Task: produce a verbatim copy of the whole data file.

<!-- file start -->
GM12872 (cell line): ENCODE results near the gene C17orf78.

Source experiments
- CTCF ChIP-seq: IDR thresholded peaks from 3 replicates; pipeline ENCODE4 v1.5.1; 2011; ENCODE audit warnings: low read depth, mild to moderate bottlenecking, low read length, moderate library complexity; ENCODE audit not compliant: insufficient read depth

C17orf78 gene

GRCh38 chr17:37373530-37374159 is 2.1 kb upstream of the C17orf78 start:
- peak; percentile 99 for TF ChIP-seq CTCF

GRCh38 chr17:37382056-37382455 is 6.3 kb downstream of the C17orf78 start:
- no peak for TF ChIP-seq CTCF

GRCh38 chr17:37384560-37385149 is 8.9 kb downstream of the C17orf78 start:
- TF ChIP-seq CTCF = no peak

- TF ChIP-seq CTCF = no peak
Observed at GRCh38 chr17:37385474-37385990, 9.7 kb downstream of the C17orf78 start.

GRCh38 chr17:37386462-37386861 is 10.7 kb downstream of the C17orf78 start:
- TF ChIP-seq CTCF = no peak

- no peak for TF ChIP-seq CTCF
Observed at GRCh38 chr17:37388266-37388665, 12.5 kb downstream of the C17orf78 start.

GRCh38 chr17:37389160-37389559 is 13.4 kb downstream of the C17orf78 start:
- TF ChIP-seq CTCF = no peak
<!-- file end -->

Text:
GM12872 (cell line): ENCODE results near the gene C17orf78.

Source experiments
- CTCF ChIP-seq: IDR thresholded peaks from 3 replicates; pipeline ENCODE4 v1.5.1; 2011; ENCODE audit warnings: low read depth, mild to moderate bottlenecking, low read length, moderate library complexity; ENCODE audit not compliant: insufficient read depth

C17orf78 gene

GRCh38 chr17:37373530-37374159 is 2.1 kb upstream of the C17orf78 start:
- peak; percentile 99 for TF ChIP-seq CTCF

GRCh38 chr17:37382056-37382455 is 6.3 kb downstream of the C17orf78 start:
- no peak for TF ChIP-seq CTCF

GRCh38 chr17:37384560-37385149 is 8.9 kb downstream of the C17orf78 start:
- TF ChIP-seq CTCF = no peak

- TF ChIP-seq CTCF = no peak
Observed at GRCh38 chr17:37385474-37385990, 9.7 kb downstream of the C17orf78 start.

GRCh38 chr17:37386462-37386861 is 10.7 kb downstream of the C17orf78 start:
- TF ChIP-seq CTCF = no peak

- no peak for TF ChIP-seq CTCF
Observed at GRCh38 chr17:37388266-37388665, 12.5 kb downstream of the C17orf78 start.

GRCh38 chr17:37389160-37389559 is 13.4 kb downstream of the C17orf78 start:
- TF ChIP-seq CTCF = no peak